The latest announcement for cooperation between Cyprus and the FBI in the US over money laundering and sanctions evasion appears to have struck the right chord publicly.

While the direct US involvement has been viewed positively, questions remain, however, over how this will pan out practically for the country dealing with decades of a crippled reputation on combating financial crime linked to Russian money, and how much resistance this might be met with from within.

The development with the US announced on Tuesday comes almost a year after Cyprus was hit with US and UK sanctions on dozens of individuals and companies deemed to be financial fixers for Russian oligarchs after its invasion of Ukraine.

Currently, discussions are underway to figure out the terms of how much access to data the US will have. “There are issues of personal data at stake that have to be discussed,” a government source told the Cyprus Mail.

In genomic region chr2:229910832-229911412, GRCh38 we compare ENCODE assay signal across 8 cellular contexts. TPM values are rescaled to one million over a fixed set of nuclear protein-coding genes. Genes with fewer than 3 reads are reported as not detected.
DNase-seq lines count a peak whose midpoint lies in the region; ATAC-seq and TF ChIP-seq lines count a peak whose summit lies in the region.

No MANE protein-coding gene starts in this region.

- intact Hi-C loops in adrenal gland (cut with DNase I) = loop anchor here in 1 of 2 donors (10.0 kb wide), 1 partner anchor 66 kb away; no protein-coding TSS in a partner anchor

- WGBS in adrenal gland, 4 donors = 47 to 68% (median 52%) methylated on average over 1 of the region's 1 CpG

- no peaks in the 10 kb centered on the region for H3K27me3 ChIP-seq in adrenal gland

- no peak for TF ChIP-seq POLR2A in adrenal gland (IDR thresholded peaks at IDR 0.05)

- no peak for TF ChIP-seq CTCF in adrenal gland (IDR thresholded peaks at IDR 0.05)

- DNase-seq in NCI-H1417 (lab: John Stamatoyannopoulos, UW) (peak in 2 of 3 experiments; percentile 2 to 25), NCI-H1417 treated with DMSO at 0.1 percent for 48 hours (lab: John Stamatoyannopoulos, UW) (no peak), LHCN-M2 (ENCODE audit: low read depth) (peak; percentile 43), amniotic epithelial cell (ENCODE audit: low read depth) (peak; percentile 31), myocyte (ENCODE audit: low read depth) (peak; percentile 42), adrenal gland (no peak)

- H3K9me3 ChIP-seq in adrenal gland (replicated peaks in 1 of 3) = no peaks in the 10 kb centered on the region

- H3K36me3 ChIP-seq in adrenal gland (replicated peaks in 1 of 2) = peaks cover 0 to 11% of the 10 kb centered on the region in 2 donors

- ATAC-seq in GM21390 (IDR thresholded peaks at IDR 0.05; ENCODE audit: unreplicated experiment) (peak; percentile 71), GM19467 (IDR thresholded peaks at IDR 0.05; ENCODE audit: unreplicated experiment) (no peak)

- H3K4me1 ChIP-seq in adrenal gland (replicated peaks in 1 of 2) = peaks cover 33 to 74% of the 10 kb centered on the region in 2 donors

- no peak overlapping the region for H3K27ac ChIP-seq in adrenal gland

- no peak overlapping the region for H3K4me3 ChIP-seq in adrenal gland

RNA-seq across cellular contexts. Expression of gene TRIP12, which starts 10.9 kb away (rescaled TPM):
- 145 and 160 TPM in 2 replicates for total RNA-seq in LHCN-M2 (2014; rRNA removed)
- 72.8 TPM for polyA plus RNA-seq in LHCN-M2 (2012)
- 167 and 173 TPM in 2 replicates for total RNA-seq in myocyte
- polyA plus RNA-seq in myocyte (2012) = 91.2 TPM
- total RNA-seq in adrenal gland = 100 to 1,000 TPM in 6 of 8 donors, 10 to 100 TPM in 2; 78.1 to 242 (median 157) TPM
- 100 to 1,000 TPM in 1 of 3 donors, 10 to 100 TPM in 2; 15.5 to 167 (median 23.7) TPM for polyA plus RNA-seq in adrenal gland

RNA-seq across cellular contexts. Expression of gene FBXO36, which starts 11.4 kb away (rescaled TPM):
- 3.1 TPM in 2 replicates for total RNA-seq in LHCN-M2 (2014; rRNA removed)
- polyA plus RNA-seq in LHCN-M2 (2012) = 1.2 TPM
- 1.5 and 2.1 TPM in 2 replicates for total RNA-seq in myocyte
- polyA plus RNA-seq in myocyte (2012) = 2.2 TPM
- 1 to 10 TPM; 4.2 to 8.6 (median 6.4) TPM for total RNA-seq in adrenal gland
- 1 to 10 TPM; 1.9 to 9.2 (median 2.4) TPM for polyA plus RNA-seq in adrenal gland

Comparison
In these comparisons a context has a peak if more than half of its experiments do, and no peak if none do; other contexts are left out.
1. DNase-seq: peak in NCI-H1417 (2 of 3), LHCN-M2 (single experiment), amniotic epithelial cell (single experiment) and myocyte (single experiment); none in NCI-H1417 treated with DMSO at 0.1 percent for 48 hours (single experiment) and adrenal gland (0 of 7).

The Cyprus’ government and the US embassy in Nicosia have presented the deal as coming at the behest of President Nikos Christodoulides.

Asked to what extent Cyprus actually had a choice on the deal with the FBI, Undersecretary to the President Irene Piki told the Cyprus Mail there was no doubt it came directly from Christodoulides.

We could’ve let things be business as usual, as had been the case in previous years,” she said.

Two sources close to the matter said there may have been an element of Cyprus somewhat ‘required’ to accept the help, after years of apparent failure on clamping down on money laundering and sanctions evasion.

“In any case, Cyprus can’t afford to have any more shadows over its reputation. So it’s for the best,” one government official said.

Another presidency source and industry stakeholder concurred.

“The pressure Cyprus is under is not without reason,” said one.

Tackling prosecutions

The US-Cyprus announcement on Tuesday described “a substantial US investment in Cypriot capacity” with an aim to counter financial crimes “and strengthen future prosecutions”.

It will see direct collaboration between the two justice systems, including Cyprus’ legal service and the anti-money laundering unit (Mokas).